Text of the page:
Following last night’s news that Oculus founder Palmer Luckey is helping fund a troll army of Trump supporters, several VR developers have decided to pull Oculus support for their titles.


UPDATE - 9/23, 10:30 PM: Palmer Luckey posted a statement to Facebook in which he claimed he’s not a Trump supporter and instead plans to vote Libertarian. He said he contributed $10,000 to Nimble America because he’s “committed to the principles of fair play and equal treatment” and “thought the organization had fresh ideas on how to communicate with young voters.” He also said he did not write the infamous ‘NimbleRichMan’ Reddit post, contrary to what The Daily Beast’s news editor claims Luckey said in an email.

Original story follows:


Luckey is Vice President and a financial backer of Nimble America, a company that is promulgating shitposting and memes to help elect Donald Trump, The Daily Beast reported last night. VR developers at studios big and small are speaking out against Oculus, which Facebook bought in 2014 for $2 billion.

This afternoon, Superhypercube developers Kokoromi and Polytron announced that they’re canceling Oculus support for Superhypercube, which was upcoming. “We cannot tacitly endorse these actions by supporting Luckey or his platform,” they said in a statement.

“If you are a voting citizen of the United States, please remember to register and make your voice heard this November 8th. Do not let bigotry, white supremacy, hate and fear win,” they added.


Smaller studios led the push against Oculus support. On Twitter last night, VR studio Tomorrow Today Labs described Palmer Luckey’s actions as “unacceptable.” As long as Luckey is involved with Oculus, Tomorrow Today Labs told Kotaku in an e-mail, they won’t be supporting the Oculus Touch for their Newton VR or upcoming products. Similarly, Scruta Games, which also develops for VR, said that, until Luckey steps down, they’ll be cancelling Oculus support for their games.

“It’s not about ‘politics,’” they wrote on Twitter, “it’s about the face of a company financially backing racist trolls.”



Some developers who were exploring Oculus support, but didn’t have concrete plans to pursue it, have expressed abated interest in the VR headset. Augustin Cordes has considered his horror game Asylum a good fit for Oculus, but told Kotaku in an e-mail that he’ll be holding off pursuing Oculus support until “the situation with Luckey is resolved.”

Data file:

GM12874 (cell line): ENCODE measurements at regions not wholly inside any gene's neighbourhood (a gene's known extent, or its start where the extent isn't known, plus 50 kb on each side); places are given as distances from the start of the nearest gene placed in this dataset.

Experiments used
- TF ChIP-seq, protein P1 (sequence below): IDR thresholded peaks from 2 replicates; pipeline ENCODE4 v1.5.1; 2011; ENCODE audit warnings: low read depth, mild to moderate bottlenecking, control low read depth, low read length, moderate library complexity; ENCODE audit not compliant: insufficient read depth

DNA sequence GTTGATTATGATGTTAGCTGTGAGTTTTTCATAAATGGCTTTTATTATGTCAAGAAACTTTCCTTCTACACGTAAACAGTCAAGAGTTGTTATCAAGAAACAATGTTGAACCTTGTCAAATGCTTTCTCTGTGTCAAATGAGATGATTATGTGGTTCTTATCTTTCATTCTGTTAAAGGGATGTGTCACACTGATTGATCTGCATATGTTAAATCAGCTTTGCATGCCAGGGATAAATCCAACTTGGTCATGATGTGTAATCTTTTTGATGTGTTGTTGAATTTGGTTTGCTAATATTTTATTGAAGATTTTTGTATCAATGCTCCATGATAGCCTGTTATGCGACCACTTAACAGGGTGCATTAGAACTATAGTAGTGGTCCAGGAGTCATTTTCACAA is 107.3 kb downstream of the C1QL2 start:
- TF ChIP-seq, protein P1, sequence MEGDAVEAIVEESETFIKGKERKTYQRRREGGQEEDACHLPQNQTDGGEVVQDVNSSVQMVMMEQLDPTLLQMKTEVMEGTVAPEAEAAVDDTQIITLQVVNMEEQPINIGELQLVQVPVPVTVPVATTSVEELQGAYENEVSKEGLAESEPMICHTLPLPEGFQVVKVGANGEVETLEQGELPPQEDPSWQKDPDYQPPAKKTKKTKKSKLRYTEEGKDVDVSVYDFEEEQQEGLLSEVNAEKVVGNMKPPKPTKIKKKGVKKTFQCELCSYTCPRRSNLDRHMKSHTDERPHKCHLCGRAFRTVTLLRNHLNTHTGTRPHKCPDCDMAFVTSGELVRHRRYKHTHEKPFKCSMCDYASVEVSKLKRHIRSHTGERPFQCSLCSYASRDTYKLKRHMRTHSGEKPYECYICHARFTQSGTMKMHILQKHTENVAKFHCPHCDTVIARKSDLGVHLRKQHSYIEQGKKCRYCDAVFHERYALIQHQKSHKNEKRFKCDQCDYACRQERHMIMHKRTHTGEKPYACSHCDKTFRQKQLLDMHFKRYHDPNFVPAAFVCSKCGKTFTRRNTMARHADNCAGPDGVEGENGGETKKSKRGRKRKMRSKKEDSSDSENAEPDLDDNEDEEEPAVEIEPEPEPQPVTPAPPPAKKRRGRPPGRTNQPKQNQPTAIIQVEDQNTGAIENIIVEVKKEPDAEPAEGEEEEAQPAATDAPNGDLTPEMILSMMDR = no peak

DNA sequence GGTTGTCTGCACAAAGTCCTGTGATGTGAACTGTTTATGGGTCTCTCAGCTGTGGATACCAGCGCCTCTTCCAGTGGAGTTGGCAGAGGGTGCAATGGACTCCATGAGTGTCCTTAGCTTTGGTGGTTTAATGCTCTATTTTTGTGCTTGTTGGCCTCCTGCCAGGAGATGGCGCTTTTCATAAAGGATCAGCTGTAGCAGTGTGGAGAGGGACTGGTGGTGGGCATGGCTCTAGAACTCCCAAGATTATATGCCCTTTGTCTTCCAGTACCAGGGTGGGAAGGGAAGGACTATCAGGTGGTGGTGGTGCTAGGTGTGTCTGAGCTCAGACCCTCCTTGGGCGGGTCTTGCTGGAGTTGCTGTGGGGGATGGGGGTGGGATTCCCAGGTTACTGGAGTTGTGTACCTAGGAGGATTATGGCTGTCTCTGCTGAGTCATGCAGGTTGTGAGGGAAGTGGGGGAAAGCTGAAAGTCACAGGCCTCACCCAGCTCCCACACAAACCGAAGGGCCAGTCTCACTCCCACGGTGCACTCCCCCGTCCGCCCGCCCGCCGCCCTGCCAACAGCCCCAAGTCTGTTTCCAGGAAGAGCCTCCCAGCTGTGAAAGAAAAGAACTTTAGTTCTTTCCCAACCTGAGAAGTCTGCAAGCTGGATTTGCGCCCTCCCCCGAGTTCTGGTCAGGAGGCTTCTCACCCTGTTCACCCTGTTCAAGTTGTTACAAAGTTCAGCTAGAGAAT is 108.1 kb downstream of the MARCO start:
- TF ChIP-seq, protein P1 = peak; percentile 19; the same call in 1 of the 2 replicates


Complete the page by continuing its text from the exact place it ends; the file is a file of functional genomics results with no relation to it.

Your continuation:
“It’s a matter of principles,” Cordes explained. “I won’t do anything that increases the wealth of a company which in turn would increase the wealth of a tech leader promoting racism.” Instead, for Asylum’s VR support, he’ll be focusing on the HTC Vive.

Insomniac Games, creator of top Oculus title Edge of No Where, told Kotaku in an e-mail that they “condemn all forms of hate speech,” adding that, “this behavior and sentiment does not reflect the values of the many Oculus employees we work with on a daily basis.” They did not respond to our question about whether Luckey’s support for a Trump-centric organization affects their interest in future Oculus-based products.


Oculus support is an integral part of several studios’ business models, and without it, their products may lose context. Straight-up pulling support could prove disastrous, or simply unfavorable, despite developers’ personal distaste for what Donald Trump stands for.

SoundStage VR, a “music instrument sandbox built specifically for roomscale virtual reality,” has said that all SoundStage profits for the next day will be contributed to Hillary Clinton’s campaign.

Oculus did not respond to Kotaku’s request for comment by press time.